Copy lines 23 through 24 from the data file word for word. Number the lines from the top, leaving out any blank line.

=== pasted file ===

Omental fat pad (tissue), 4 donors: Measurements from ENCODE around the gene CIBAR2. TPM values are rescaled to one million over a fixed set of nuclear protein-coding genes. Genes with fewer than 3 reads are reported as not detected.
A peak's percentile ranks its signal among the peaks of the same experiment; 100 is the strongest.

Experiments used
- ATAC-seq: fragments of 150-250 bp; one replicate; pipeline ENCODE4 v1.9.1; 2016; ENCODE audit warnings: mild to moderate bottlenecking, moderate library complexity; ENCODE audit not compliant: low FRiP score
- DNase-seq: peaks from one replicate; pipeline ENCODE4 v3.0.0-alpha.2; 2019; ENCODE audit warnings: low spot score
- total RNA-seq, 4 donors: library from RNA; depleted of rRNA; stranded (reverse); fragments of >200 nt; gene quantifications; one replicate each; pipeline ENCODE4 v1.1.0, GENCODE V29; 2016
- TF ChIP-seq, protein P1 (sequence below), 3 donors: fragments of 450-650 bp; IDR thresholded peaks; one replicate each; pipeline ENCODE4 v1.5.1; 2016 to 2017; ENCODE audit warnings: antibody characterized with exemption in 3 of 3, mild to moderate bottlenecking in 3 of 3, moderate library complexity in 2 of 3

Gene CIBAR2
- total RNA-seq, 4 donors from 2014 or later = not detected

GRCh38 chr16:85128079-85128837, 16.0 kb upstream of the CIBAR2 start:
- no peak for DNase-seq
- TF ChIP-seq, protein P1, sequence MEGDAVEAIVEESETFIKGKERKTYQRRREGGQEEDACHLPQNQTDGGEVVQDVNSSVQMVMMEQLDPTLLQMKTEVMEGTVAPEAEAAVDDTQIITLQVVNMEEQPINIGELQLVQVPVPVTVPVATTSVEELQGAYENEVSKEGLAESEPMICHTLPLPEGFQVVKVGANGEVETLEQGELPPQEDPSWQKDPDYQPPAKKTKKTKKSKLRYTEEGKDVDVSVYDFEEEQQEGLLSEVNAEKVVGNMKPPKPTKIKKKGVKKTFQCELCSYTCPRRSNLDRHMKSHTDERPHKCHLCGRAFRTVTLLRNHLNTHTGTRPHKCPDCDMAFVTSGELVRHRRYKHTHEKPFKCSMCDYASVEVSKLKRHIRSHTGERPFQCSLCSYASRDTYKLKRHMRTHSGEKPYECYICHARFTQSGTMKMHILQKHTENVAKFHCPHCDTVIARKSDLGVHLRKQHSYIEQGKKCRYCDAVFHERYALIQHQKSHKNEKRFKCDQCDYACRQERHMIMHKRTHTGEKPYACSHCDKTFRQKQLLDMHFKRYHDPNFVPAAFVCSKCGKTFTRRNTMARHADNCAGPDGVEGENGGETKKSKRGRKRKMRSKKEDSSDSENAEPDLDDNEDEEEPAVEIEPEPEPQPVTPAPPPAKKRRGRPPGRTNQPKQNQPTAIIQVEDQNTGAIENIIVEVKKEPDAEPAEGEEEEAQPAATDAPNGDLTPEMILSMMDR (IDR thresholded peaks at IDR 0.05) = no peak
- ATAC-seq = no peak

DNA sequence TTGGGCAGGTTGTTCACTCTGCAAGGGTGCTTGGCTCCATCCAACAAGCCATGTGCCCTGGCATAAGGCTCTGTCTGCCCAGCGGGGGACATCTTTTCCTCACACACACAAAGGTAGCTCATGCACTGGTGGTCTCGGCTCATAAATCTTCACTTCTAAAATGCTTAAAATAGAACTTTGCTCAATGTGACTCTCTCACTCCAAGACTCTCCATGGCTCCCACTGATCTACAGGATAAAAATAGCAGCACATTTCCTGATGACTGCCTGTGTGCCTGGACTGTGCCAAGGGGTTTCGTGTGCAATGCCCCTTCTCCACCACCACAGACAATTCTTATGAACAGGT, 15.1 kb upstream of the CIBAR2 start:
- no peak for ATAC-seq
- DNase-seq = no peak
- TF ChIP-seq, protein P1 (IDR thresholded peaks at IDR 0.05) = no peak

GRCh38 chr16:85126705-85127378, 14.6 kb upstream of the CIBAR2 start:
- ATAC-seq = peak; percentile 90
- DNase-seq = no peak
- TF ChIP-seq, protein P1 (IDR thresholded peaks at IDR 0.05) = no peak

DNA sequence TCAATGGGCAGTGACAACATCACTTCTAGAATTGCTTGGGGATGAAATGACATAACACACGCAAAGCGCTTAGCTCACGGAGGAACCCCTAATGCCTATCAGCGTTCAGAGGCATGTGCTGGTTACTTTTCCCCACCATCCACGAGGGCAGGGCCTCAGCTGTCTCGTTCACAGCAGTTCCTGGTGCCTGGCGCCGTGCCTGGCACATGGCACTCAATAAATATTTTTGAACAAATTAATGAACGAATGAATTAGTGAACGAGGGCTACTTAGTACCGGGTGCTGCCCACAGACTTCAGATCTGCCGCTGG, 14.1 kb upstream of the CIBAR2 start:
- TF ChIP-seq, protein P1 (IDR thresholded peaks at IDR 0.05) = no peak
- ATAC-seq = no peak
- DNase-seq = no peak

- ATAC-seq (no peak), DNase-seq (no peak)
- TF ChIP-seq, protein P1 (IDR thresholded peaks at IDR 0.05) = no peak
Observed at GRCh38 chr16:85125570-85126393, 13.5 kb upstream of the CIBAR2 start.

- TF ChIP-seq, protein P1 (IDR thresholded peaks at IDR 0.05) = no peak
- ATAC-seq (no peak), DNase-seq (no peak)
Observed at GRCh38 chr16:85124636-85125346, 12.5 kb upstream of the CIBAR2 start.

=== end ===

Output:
- TF ChIP-seq, protein P1 (IDR thresholded peaks at IDR 0.05) = no peak
- ATAC-seq = no peak